Would such a test server make sense in other languages?  What about e.g. testtools.run vs subunit.run – such a server wouldn’t want to use subunit, but perhaps a regular CLI UI would be nice…


Syndicated 2014-08-29 03:48:18 from Code happens

28 Aug 2014 Rich   » (Master)

Apache httpd at ApacheCon Budapest

tl;dr - There will be a full day of Apache httpd content at ApacheCon Europe, in Budapest, November 17th - apacheconeu2014.sched.org/type/httpd

Links:

* ApacheCon website - http://apachecon.eu
* ApacheCon Schedule - http://apacheconeu2014.sched.org/
* Register - http://events.linuxfoundation.org//events/apachecon-europe/attend/register
* Apache httpd - http://httpd.apache.org/

I'll be giving two talks about the Apache http server at ApacheCon.eu in a little over 2 months.

On Monday morning (November 17th) I'll be speaking about Configurable Configuration in httpd. New in Apache httpd 2.4 is the ability to put conditional statements in your configuration file which are evaluated at request time rather than at server startup time. This means that you can have the configuration adapt to the specifics of the request - like, where in the world it came from, what time of day it is, what browser they're using, and so on. With the new If/ElseIf/Else syntax, you can embed this logic directly in your configuration.

2.4 also includes mod_macro, and a new expression evaluation engine, which further enhance httpd's ability to have a truly flexible configuration language.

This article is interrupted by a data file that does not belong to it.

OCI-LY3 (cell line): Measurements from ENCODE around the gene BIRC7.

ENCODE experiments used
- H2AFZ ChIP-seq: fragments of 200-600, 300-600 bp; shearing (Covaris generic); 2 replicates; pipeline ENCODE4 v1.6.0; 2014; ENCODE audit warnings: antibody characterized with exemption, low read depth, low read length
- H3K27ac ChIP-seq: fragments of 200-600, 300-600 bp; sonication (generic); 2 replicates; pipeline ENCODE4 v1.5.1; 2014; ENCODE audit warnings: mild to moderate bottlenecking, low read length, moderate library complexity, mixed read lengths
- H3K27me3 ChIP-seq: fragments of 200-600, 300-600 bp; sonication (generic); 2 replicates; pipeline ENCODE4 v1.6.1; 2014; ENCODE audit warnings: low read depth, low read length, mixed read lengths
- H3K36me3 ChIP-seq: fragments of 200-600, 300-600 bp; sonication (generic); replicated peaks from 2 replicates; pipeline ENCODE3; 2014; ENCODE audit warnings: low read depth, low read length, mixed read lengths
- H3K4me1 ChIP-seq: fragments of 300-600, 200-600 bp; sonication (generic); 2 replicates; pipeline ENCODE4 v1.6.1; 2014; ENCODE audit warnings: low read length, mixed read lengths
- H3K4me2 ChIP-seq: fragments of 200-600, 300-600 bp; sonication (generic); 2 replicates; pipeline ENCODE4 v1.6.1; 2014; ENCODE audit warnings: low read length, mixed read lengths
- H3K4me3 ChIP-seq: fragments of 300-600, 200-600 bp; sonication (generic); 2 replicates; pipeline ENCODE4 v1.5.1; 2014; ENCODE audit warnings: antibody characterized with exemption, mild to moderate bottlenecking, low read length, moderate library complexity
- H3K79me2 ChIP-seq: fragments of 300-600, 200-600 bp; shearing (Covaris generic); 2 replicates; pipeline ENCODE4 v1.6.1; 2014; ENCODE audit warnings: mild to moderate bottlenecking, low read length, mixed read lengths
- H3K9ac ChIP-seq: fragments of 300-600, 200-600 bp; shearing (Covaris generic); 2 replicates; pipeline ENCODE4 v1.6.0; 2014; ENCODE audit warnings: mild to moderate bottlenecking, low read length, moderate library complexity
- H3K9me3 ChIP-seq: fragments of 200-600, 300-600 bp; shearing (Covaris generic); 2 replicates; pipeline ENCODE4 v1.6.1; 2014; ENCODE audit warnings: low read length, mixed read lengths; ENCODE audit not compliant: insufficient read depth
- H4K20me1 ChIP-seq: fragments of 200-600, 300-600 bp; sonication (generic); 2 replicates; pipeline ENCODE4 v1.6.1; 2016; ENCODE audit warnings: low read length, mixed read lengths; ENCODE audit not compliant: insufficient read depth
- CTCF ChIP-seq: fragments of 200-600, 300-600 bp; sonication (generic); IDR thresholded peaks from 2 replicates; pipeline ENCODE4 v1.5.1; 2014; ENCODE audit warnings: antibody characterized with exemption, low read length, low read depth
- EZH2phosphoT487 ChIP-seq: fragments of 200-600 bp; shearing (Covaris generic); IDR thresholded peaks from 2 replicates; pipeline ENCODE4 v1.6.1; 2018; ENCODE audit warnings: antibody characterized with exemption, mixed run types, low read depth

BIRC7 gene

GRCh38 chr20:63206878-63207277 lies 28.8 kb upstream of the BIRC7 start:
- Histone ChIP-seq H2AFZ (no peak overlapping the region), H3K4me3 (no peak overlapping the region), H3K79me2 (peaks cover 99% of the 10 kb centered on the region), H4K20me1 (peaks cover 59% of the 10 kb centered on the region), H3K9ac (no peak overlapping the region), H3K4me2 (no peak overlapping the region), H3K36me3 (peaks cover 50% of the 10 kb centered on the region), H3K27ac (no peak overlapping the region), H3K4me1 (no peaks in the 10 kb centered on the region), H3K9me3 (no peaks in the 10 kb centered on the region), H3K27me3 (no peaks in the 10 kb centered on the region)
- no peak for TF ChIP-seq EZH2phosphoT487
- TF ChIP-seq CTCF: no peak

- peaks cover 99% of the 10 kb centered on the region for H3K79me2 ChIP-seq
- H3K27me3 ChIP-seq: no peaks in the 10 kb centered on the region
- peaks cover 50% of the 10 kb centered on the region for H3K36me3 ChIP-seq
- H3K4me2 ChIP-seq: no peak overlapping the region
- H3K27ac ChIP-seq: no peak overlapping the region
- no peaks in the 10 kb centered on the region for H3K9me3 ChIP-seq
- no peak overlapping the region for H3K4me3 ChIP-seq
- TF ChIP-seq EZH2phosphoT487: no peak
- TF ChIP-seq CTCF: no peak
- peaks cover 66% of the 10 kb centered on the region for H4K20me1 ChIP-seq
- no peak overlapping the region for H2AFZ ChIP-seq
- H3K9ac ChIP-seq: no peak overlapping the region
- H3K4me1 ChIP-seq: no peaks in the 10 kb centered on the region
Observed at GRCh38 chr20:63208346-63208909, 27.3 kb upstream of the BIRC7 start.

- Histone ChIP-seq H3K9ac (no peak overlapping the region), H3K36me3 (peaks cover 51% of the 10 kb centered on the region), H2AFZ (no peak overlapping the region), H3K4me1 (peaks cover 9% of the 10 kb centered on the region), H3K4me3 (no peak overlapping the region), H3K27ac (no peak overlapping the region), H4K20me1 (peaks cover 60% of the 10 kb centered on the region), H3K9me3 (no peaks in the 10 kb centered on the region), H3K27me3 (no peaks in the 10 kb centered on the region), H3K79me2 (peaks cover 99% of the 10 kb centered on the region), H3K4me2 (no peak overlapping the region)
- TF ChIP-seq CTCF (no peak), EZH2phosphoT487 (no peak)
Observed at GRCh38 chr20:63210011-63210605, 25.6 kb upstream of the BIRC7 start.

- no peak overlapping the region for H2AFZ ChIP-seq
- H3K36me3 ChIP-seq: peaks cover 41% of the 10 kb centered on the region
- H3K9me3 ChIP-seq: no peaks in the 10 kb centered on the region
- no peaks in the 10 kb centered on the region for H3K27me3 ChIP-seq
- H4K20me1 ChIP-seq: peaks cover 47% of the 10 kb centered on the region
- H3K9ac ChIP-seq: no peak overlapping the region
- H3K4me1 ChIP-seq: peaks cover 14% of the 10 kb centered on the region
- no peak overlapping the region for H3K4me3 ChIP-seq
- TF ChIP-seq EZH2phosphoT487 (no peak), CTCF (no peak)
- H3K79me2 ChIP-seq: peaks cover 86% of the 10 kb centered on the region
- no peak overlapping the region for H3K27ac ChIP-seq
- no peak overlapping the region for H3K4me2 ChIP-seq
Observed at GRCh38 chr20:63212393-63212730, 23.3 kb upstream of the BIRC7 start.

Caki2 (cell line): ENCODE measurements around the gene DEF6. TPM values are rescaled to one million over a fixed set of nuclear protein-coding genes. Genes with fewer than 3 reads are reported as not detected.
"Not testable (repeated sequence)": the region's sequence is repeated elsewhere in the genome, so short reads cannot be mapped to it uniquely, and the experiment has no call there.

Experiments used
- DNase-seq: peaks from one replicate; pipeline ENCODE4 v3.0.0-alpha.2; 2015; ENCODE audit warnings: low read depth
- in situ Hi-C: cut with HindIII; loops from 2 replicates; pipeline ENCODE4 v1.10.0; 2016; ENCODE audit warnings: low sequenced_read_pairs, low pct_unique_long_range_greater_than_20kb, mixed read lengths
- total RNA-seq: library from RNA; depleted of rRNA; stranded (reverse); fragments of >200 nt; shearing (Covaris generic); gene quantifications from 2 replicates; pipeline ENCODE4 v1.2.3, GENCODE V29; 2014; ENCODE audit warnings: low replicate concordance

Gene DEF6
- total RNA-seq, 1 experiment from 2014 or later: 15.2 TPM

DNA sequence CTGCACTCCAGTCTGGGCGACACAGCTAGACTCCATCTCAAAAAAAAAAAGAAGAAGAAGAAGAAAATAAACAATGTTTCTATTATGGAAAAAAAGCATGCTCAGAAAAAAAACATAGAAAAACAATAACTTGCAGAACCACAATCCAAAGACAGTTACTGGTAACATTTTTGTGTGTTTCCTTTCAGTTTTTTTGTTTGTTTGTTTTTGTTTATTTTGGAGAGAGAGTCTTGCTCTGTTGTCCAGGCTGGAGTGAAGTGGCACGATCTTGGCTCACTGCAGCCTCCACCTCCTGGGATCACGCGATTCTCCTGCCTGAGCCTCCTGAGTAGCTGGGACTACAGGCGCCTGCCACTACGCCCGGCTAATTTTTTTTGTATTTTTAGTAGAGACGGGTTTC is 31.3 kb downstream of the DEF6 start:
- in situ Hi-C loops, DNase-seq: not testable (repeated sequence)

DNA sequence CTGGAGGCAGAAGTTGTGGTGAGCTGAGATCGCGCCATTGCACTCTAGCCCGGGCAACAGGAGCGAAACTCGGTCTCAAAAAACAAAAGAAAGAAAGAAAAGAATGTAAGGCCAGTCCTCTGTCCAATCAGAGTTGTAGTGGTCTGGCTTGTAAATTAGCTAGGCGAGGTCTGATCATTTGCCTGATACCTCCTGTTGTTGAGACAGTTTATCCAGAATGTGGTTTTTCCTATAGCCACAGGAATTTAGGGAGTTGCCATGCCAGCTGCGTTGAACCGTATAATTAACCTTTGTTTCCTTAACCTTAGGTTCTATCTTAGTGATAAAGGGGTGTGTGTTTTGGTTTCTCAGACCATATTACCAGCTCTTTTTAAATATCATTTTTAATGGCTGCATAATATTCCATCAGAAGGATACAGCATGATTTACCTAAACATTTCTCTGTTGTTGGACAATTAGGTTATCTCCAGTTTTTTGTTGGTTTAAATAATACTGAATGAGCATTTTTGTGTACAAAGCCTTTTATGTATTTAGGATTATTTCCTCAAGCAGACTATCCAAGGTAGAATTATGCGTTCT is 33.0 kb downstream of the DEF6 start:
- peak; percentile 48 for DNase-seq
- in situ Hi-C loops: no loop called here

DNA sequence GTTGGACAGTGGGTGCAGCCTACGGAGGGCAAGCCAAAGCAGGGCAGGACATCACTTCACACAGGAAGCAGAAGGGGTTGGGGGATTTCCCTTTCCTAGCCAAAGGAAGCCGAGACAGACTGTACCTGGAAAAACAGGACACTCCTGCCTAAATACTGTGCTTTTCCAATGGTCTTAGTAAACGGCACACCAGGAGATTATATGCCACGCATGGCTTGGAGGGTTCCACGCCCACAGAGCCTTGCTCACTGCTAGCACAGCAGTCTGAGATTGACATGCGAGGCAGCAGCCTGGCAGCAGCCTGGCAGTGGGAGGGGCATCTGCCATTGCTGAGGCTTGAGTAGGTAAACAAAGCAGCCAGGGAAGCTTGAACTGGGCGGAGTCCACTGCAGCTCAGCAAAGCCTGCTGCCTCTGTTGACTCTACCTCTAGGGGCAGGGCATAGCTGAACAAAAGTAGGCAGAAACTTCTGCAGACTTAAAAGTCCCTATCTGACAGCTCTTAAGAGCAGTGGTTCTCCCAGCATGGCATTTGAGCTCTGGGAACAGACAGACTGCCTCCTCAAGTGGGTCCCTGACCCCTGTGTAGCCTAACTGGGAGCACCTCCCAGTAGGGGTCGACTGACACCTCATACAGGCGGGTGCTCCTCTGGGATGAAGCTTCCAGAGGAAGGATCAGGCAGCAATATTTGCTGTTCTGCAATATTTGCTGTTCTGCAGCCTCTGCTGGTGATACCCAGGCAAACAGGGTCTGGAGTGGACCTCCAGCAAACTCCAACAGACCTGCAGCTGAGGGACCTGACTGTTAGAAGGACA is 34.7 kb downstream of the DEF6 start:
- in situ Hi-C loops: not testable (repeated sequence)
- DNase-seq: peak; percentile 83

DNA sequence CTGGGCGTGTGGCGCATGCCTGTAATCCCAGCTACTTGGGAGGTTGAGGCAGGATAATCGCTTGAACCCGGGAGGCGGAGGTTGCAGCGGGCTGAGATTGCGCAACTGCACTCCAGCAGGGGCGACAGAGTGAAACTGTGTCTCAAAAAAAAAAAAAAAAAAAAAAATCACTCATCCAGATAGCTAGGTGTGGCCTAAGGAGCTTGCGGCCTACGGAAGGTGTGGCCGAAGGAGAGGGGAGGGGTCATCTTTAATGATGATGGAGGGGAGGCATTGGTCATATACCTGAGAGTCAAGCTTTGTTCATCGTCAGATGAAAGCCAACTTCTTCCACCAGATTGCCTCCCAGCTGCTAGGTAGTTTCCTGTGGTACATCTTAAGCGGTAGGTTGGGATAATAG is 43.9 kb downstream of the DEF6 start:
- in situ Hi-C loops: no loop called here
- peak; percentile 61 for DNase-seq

Later in the day, I'll be speaking about mod_rewrite, the module that lets you manipulate requests using regular expressions and other logic, also at request time. Most people who have some kind of website are forced to use mod_rewrite now and then, and there's a lot of terrible advice online about ways to use it. In this session, you'll learn learn the basics of regular expression syntax, and how to correctly craft rewrite expressions.

There's other httpd content throughout the day, and the people who created this technology will be on hand to answer your questions, and teach you all of the details of using the server. We'll also have a hackathon running the entire length of the conference, where people will be working on various aspects of the server. In particular, I'll be working on the documentation. If you're interested in participating in the httpd docs, this is a great time to learn how to do that, and dive into submitting your first patch.

See you there!

Syndicated 2014-08-28 14:04:37 (Updated 2014-08-28 14:18:45) from Notes In The Margin

28 Aug 2014 idcmp   » (Journeyer)

Backing up OS X onto Linux. Finally.

I've tried all sorts of black voodoo magic to make this work, but finally I have something repeatable and reliable. Also, please excuse the horrible formatting of this post.

History

I started with Time Machine talking to my Linux box with netatalk. This worked fine until one day Time Machine told me it needed to back up everything all over again.

Then it started to tell me this almost weekly.  Apparently when this happens, the existing backup is corrupt and all that precious data is at worst irretrievable or at best tedious to retrieve. These are not attributes I want associated with my backup solution.